When the Great Scorer comes to write against your name, one unforgiveable sin (racial profiling) outweighs all the good you've done in life.

Bob Jensen


Kobe Bryant:  We need to make the most of every minute we have ---


Hermann Weyl born in Hamburg, Germany. He wrote, "One may say that mathematics talks about the things which are of no concern to men. Mathematics has the inhuman quality of starlight---brilliant, sharp, but cold ... thus we are clearest where knowledge matters least: in mathematics, especially number theory." ---
Also see Mathematical Analytics in Plato's Cave


And nevertheless conclude that the optimum amount of restriction of immigration is zero point zero, zero, zero? Amazing. Economics are generally skeptical models that yield corner solutions ---
Jensen Comment
To the list of questions I would add "Do your talk about the Tragedy of the Commons?"
The problem with open borders is somewhat related to the economic problem of "The Sharing of the Commons" where giving everybody the right to use a free resource leads to everybody losing that resource. At what point will allowing billions of people share in the free medical care, free college, and other scarce resources ruin it for everybody ---


History of United States Immigration Laws ---


Open immigration can’t exist with a strong social safety net; if you’re going to assure healthcare and a decent income to everyone, you can’t make that offer global ---
Paul Krugman


History will prove former President Donald Trump was correct about Mexico one day funding an impenetrable wall --- to keep out over 2 billion starving green immigrants seeking to enter Mexico from the north.
Bob Jensen


Assorted Charlie Munger Quotations ---



Walter E. Williams:  Insults to Black History ---


Walter E. Williams:  The True Plight of Black Americans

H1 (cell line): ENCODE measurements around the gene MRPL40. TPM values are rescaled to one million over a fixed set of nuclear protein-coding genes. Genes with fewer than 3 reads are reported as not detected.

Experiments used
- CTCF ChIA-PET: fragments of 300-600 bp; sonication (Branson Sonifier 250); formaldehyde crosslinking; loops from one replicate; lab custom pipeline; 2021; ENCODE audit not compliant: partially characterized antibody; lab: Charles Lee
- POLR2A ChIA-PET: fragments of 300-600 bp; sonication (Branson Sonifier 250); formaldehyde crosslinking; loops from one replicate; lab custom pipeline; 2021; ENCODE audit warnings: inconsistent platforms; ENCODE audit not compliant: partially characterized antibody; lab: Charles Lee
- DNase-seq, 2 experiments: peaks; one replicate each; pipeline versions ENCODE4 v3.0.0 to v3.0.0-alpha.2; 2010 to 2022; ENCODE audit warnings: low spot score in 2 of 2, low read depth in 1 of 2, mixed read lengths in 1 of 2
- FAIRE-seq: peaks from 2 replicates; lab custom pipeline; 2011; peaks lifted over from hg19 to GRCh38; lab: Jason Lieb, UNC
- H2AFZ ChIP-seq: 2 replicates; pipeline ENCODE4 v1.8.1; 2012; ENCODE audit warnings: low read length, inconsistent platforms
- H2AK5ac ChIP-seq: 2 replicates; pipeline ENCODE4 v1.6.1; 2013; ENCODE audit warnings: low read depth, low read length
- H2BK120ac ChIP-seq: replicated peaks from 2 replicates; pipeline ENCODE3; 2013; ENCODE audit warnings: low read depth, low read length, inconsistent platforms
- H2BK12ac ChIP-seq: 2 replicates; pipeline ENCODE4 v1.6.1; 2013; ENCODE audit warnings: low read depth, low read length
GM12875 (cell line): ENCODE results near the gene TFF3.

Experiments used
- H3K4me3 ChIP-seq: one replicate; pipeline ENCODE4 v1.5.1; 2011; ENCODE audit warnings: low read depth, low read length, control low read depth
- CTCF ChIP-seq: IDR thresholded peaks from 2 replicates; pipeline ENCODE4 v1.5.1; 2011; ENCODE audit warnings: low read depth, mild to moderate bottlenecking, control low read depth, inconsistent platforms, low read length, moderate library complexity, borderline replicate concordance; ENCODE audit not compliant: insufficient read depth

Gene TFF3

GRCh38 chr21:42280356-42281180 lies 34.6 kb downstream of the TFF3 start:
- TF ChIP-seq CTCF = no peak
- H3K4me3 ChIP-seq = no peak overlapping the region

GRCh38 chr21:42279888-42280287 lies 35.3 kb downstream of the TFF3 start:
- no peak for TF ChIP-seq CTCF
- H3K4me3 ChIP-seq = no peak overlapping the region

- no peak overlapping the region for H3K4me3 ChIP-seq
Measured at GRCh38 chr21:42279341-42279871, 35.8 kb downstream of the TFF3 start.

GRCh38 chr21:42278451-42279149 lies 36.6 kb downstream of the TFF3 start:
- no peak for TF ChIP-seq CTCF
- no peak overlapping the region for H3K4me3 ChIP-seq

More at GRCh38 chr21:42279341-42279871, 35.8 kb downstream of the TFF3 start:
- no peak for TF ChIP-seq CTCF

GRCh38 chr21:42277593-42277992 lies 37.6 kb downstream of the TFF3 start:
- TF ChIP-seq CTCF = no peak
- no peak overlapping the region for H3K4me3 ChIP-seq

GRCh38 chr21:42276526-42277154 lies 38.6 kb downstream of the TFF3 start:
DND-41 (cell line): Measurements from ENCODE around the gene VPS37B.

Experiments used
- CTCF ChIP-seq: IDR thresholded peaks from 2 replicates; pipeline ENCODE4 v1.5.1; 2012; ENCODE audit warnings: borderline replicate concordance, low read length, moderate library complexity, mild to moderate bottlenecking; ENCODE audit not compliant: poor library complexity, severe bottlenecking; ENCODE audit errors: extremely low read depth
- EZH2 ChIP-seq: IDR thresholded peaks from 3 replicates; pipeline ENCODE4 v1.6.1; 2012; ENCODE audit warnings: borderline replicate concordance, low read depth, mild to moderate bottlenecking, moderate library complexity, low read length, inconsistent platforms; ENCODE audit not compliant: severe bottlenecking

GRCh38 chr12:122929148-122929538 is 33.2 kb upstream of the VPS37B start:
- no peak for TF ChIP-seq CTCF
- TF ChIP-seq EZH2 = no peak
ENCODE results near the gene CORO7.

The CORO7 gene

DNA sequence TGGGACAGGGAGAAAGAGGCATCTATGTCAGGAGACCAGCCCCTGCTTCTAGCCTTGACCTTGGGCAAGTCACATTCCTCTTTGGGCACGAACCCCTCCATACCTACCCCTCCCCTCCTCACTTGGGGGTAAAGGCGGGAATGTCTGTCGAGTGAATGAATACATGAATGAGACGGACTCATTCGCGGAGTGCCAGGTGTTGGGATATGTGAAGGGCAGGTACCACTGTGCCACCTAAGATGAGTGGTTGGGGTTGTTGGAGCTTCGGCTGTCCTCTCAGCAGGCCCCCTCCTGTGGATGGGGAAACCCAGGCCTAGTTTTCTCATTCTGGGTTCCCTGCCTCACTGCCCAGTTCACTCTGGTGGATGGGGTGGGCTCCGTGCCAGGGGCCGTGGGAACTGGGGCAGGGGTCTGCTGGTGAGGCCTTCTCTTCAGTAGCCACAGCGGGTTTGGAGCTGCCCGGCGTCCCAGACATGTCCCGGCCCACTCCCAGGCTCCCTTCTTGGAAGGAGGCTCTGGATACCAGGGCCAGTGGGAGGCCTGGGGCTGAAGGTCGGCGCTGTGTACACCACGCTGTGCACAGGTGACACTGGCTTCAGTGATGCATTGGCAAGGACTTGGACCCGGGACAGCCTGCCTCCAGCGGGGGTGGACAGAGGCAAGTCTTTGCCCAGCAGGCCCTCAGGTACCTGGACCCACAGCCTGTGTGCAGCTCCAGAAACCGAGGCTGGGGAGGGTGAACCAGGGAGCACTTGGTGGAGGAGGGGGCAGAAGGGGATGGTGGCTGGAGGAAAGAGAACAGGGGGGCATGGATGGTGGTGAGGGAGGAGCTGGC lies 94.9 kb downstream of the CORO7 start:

Some Fatherly Words of Wisdom from Jack Bogle, Founder of Vanguard Investments, to My Sons ---


Walter A. Williams:  The Nation's Report Card
How are K-12 schools doing under President Trump versus President Obama?

Jensen's Comment
Most K-12 schools were probably doing better when I was a child than they're doing today. The downhill slide is greatest in the gang-ridden schools, drug-infested urban schools like Chicago and New Orleans. Throwing money at such schools is not the answer until life at home recovers. Finland knows this, which is why Finland's dads spend more time with school children than the moms or the teachers.


Walter E. Williams:  Insane News Tidbits ---


Milton Friedman:  The Lesson of the Spoons ---
Chopsticks would be even better


Rep. Ilhan Omar Calls For “Dismantling” of US “Economy and Political Systems” (VIDEO) ---
Jensen Comment
Republicans are most grateful that Omar played a huge role in getting Biden nominated


Radical Seattle City Councilmember Kshama Sawant Vows to Militantly (think Castro) Overthrow the United States and Replace with “a Socialist World” ---
Also see
Jensen Comment
Do you think she's being paid a lot of money under the table by Trump to improve his election chances?


"In Praise of Cheap Labor," by Paul Krugman, Slate, March 21, 1997 ---